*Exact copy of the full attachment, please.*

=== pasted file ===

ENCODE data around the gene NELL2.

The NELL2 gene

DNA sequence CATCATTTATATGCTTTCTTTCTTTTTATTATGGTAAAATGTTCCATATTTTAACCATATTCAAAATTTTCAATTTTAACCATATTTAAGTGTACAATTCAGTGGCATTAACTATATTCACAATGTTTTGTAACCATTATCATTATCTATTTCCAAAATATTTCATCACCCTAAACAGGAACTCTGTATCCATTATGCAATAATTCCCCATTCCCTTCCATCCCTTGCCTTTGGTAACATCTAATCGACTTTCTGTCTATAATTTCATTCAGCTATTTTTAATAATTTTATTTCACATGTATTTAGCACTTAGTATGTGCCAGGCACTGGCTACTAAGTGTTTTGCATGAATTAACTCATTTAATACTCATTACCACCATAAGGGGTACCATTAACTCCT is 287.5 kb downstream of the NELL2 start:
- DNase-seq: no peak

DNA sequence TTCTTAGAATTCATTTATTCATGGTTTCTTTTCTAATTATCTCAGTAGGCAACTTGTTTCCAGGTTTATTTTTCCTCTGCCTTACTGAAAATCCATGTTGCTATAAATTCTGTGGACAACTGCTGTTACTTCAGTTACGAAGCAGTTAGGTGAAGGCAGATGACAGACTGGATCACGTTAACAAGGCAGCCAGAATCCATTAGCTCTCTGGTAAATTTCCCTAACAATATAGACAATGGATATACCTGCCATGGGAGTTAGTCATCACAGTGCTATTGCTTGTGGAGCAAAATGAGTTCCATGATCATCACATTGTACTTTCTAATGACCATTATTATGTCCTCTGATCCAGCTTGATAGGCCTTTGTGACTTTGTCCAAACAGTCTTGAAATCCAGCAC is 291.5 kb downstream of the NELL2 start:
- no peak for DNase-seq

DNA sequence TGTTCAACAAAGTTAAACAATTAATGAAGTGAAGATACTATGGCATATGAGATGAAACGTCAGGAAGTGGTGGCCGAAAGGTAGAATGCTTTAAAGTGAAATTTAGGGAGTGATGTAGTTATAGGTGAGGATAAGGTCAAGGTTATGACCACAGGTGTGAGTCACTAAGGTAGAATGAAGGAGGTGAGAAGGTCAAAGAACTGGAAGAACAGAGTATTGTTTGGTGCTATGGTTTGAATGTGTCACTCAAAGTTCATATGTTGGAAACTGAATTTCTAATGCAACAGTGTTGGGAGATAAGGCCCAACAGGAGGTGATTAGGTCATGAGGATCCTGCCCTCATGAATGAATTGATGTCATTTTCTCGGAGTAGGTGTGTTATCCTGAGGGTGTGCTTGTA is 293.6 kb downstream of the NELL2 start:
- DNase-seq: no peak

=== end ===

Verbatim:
ENCODE data around the gene NELL2.

The NELL2 gene

DNA sequence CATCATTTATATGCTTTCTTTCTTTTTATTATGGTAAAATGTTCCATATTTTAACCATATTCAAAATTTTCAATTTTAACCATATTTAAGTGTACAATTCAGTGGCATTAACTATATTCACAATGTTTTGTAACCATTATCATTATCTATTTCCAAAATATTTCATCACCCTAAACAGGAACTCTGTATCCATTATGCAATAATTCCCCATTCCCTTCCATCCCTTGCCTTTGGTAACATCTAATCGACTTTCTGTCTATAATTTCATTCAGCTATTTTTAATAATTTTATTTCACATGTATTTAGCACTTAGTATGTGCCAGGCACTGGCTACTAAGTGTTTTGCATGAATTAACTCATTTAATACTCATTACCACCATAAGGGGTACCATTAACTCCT is 287.5 kb downstream of the NELL2 start:
- DNase-seq: no peak

DNA sequence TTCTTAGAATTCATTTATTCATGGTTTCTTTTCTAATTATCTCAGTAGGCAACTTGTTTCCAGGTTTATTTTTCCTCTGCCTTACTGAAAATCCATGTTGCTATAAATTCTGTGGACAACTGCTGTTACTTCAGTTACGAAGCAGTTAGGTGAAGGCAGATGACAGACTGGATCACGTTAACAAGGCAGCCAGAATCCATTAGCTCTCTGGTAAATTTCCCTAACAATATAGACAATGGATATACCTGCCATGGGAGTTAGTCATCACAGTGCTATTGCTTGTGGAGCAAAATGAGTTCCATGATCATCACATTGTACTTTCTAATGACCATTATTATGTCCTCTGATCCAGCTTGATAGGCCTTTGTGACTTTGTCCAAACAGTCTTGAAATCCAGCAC is 291.5 kb downstream of the NELL2 start:
- no peak for DNase-seq

DNA sequence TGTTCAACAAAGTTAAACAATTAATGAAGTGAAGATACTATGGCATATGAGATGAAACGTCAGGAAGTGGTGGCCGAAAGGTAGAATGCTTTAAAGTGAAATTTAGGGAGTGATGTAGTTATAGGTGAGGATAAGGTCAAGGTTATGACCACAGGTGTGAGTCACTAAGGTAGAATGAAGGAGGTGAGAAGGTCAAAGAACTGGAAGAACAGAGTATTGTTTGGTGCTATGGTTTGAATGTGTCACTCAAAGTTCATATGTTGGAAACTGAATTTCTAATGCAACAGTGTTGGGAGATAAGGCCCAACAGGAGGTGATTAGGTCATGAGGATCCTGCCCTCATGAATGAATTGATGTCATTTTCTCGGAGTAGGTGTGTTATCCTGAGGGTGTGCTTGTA is 293.6 kb downstream of the NELL2 start:
- DNase-seq: no peak